Dateline Chicago: On a short day in late February curbside snow was melting when my daughter Brookes drove me to see the apartment building that she and her fiancé Jake had recently purchased. Heavy traffic and patchy, iced roads slowed our trip from the current apartment she and Jake share with “Floor,” the cat. It appears to me that many of Chicago’s residents reside in apartments. I base my conclusion solely on the lack of parking on the streets near buildings where people live.
Certainly, parking spaces on Royal Street are not easy to find in the Big Easy, where my lady Turnipseed and I live most of the time. But, there are times when parking spots are more plentiful. For instance, I have noted that many folks leave town when summer arrives in New Orleans. The heat and humidity drive them off. Extreme weather works that way.
Yet, up in Chicago a large amount of folks remain in town through the dead of winter, a fact that defies logic to Southerners like me.
The Windy City is an apt name for Chicago. Take last week for example. That’s when Ole Man Winter showed his cruelest side by sliding glacial winds born in Siberia over the Arctic Circle at the top of the world. The massive cold wave screamed through Canada and advanced across frozen Lake Michigan slamming a monstrous snow storm, thick and quick, right down the throat of Chicago. In an instant snow banks covered street signs and sealed off most of the stairs that led to front doors. Traffic snarled to a creep. Whipping 50 mph winds ripped COVID 19 masks off faces and stripped tree trunks of bark. Parked cars vanished beneath snow dunes.
Tough cookies like Brookes and Jake survive in this environment. I observed the way they do it. Layered clothing: I tried it. It took me half an hour to get dressed and three quarters of an hour to remove them--mostly because of my avocado-hued-rubber-muck boots, ones that rub blisters just below your knee caps. I dressed like Randy, the littlest kid in the movie The Christmas Story so I couldn’t balance in high winds and black ice. I fell over and couldn’t get up. Hell, I couldn’t even roll over.
Let me take this means to thank the Chicagoans who came to my rescue. I had no idea that Yankees could be so kind. I take back all the bad things I’ve ever said about your terrible sports teams.
Chicagoans love it here, including Brookes and Jake. The prospect of a mild spring, a placid summer, and moderate fall keeps them glued in place. Great weather eight-out-of-twelve- months is better than bearable and probably why they named their football team “Bears.”
Better weather is worth the wait. I get that. I’ve been here in August, the month my kid says is the hottest month on the calendar in Chicago. It is always below 80 degrees, breezy and humidity free while folks fry and drip in New Orleans and most points south of Paducah.
August in New Orleans is the worst. Temperatures hover near 100 degrees, hot winds stir up grit and sand while humidity slaps wetter than panting dog tongues. Green bananas brown out in a single day. Travel to a cooler climate should be mandatory for everyone here! Folks who live in Chicago should be required move to New Orleans for the winter. We’ll all move in together! Y’all come! We’ll make room.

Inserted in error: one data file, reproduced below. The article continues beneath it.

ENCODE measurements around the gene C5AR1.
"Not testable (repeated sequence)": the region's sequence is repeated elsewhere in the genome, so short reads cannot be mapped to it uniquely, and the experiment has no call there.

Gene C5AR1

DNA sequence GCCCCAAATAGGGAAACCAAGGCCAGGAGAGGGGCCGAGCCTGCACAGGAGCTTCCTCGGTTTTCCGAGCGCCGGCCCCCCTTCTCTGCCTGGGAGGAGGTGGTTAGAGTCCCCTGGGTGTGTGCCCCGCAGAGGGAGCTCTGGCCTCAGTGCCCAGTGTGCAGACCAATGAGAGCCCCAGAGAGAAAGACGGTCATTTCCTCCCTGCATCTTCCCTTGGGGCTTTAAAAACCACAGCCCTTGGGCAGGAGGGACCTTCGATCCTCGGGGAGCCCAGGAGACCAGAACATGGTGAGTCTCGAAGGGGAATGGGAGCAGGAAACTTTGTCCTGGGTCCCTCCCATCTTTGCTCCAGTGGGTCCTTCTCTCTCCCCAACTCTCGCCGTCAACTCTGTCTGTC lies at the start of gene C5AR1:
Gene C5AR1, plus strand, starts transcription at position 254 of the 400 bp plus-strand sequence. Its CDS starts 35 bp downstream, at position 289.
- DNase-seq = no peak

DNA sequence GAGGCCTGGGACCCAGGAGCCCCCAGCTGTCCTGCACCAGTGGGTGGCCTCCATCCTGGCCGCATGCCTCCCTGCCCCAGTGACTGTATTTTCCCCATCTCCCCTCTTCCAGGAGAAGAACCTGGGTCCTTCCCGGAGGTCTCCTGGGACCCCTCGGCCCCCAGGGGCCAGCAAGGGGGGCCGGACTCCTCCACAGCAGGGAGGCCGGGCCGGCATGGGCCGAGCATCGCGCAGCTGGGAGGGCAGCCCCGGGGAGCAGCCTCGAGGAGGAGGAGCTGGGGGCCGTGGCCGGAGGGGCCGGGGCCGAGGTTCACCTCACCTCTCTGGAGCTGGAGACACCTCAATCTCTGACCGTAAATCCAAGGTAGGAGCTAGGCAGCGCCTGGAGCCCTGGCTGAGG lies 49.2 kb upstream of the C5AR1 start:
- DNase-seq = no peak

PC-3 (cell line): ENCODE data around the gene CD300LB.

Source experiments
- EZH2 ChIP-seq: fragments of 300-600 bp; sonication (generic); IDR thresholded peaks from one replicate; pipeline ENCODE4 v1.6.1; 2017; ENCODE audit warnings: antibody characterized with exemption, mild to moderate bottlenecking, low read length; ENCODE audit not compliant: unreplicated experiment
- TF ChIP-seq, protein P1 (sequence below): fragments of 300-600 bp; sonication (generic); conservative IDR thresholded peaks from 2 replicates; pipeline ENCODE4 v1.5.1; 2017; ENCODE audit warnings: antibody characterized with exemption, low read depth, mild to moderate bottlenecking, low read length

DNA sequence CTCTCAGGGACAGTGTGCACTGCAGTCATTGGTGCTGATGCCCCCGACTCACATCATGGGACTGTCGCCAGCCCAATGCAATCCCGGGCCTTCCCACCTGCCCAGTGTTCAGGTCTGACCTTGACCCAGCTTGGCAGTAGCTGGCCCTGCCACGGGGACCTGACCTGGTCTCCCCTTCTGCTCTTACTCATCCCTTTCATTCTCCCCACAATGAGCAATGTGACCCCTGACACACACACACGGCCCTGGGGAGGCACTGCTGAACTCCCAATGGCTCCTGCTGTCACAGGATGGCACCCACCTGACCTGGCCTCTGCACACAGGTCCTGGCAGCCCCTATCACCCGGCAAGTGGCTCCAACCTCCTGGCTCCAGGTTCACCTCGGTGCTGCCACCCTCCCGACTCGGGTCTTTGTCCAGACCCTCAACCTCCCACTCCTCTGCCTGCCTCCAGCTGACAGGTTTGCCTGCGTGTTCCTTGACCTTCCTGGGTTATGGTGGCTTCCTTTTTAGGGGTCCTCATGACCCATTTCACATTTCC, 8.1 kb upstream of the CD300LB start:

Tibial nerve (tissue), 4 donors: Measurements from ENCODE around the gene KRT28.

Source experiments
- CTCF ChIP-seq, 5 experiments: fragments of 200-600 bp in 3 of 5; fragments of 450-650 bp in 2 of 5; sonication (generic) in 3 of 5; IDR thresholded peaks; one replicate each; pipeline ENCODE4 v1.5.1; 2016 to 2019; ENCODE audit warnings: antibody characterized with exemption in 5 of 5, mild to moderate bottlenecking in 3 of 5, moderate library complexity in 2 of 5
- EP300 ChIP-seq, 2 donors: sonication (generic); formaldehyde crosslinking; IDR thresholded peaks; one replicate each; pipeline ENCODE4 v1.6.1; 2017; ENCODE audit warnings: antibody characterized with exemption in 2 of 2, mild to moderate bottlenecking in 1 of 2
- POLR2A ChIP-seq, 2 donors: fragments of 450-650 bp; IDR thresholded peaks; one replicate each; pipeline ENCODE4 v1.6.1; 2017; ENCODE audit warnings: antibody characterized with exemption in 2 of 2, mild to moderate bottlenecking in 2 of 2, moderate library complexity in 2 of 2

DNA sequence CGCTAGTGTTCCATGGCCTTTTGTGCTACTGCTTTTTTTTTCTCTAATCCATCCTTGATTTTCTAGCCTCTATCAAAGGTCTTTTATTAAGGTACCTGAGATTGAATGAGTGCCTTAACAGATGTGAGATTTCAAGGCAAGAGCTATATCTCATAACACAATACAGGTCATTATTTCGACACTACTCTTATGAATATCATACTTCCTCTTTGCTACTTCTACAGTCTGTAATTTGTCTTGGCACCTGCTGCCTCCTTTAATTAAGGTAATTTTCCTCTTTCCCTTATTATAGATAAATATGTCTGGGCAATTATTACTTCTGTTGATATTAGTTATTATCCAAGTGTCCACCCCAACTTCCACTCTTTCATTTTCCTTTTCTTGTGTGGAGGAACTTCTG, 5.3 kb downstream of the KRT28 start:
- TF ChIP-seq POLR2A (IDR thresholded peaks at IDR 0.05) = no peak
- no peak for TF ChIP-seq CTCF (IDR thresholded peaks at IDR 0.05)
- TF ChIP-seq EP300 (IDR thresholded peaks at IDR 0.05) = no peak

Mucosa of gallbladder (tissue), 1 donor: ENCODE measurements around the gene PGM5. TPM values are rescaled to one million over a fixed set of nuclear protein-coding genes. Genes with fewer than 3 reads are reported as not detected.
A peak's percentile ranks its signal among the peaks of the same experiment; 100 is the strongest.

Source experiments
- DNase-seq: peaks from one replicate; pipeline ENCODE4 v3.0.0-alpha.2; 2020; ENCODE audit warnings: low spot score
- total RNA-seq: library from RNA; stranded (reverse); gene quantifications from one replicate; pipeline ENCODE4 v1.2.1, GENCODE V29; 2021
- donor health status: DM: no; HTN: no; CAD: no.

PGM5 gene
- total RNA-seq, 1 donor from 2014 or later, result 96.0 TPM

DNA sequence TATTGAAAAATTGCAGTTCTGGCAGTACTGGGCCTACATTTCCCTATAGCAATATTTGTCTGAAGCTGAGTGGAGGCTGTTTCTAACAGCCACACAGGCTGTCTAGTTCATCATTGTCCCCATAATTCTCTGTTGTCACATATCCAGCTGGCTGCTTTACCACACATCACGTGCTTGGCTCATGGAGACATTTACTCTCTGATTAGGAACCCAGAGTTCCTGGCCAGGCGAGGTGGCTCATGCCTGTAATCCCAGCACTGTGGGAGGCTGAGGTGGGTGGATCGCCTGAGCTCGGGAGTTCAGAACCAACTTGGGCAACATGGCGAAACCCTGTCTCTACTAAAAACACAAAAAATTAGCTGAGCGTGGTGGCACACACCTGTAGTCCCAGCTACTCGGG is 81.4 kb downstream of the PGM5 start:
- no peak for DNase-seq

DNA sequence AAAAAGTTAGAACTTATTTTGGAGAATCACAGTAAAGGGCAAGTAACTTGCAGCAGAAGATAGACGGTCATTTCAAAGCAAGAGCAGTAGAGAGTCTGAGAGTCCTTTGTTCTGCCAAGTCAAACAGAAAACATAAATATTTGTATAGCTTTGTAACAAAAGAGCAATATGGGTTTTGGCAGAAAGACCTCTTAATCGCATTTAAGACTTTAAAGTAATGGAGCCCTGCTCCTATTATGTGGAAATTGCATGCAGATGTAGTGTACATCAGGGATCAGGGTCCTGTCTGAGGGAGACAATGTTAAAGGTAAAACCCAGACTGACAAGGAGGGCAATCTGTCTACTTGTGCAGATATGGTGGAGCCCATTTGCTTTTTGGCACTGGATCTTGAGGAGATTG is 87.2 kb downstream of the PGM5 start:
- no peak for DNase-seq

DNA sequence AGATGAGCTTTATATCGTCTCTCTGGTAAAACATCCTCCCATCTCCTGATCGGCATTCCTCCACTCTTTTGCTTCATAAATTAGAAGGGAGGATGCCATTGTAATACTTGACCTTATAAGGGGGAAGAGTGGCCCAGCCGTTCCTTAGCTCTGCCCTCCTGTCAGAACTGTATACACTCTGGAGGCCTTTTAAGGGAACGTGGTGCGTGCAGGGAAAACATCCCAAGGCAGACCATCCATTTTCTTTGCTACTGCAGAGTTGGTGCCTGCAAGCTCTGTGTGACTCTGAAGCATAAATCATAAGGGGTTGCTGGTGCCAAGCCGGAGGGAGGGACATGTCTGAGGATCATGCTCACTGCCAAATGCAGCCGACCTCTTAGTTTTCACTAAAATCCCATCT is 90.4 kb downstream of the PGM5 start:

This mass movement of people is just what we need to revive the post COVID economy! We simply move people out of distressed weather locales and put them in more tolerant climates. I call this the “Perpetual-Summer-Migration-Program” or PSMP for short.
Think back to the old days! You may recall that, prior to the Damndemic, crowds frolicked on beaches, napped in parks, cheered in ball stadiums, danced on the street at street parties, ate cotton candy at theme parks, threw up after roller-coaster excursions, cursed golf shots, boarded and fell off polo ponies, crashed backyard cookouts, rocked out at outdoor concerts, withered fingers and toes in swimming pools, boarded yachts, fueled up power boats, hoisted sails on sailing boats, skied behind ski boats, drank voluminously on houseboats, paddled canoes & kayaks and straddled Styrofoam noodles.
Why don’t we re-program our economy so that most Americans enjoy these things year-round? Kindly forward your tax-free contribution to the author of this article. Cash only. I will use your generous donation to experiment and personally make sure that PSMP works.
On another important matter, “Floor” the cat is the most spoiled of critters. Twice a day his automatic feeder activates, spilling gourmet pellets of vitamin laden food into a silver tray. It’s apparent that Floor knows how to tell time because approximately ten minutes before his auto-cat-fattening-system activates one finds him impatiently pacing nearby. That ain’t all. Floor’s computerized-odor-eliminating-litter-box detects that a hefty cat has come aboard. Shortly after Floor finishes his business a bladed device skims the litter and shovels the result out-of- range. It’s the best invention since leaf blowers.
Those still reading this should know that I don’t have a death wish. I understood risks associated with traveling to Chicago in the middle of winter but not only did I wish to hang out with Brookes, Jake and Floor, and see their very cool apartment building but I felt called to travel there to see my son, Tucker, before he moved away to Los Angeles. That’s another story. I can only say that he’s heading west with good dreams in his head and I wish him happiness and success. He’s a brilliant writer and actor and he’s going where the action is. Break a leg, kid!
Dateline New Orleans: March is here and I’m home with Turnipseed. It is 70 degrees outside. Rain comes today so we’ll work inside the greenhouse in the courtyard. Spring commences!
But, I won’t be layering my clothes.
Bob May is from Newton. His book, published in May of 2019, is available at www.havefundammit.com or you can email him at email@example.com.